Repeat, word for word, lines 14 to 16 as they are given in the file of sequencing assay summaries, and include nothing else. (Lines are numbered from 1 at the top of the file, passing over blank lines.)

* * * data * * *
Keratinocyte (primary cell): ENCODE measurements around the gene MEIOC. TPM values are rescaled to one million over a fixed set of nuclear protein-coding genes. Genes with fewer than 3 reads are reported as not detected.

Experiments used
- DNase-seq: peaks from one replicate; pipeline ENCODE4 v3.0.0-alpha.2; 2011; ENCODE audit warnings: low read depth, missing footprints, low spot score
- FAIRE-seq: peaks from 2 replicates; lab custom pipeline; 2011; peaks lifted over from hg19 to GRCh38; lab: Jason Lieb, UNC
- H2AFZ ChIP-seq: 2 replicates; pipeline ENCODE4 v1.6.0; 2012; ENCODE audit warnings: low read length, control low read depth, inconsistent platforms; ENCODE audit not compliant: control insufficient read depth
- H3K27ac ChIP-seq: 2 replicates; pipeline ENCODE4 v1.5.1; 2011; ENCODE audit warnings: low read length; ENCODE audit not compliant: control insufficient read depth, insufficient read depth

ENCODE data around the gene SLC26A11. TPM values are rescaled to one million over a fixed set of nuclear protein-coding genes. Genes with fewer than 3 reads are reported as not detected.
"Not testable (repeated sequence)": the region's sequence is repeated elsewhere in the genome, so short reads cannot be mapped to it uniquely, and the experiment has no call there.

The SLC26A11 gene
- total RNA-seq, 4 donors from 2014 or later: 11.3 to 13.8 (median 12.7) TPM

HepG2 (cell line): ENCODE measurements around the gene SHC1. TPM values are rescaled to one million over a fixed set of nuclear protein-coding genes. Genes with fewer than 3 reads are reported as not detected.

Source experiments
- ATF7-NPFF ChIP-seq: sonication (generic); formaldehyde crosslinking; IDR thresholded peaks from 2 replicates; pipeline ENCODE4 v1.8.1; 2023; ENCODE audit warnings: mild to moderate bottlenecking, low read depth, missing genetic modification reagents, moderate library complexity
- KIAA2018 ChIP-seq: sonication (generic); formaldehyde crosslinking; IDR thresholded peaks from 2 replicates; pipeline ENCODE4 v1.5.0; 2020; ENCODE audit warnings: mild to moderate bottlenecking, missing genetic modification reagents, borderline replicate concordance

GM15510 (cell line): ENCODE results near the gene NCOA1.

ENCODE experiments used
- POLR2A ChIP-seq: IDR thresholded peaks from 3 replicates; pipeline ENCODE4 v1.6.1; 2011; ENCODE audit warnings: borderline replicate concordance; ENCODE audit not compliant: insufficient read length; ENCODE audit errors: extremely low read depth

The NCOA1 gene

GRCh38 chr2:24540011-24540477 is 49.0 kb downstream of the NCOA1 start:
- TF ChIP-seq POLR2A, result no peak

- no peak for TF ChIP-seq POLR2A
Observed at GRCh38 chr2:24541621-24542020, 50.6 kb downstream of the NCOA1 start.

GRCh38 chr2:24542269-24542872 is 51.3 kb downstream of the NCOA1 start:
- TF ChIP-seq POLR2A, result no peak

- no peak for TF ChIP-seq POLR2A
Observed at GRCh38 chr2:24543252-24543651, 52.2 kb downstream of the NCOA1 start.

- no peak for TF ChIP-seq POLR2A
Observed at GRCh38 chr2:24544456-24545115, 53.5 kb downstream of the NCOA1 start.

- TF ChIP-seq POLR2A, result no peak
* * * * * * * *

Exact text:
- KIAA2018 ChIP-seq: sonication (generic); formaldehyde crosslinking; IDR thresholded peaks from 2 replicates; pipeline ENCODE4 v1.5.0; 2020; ENCODE audit warnings: mild to moderate bottlenecking, missing genetic modification reagents, borderline replicate concordance

GM15510 (cell line): ENCODE results near the gene NCOA1.

ENCODE experiments used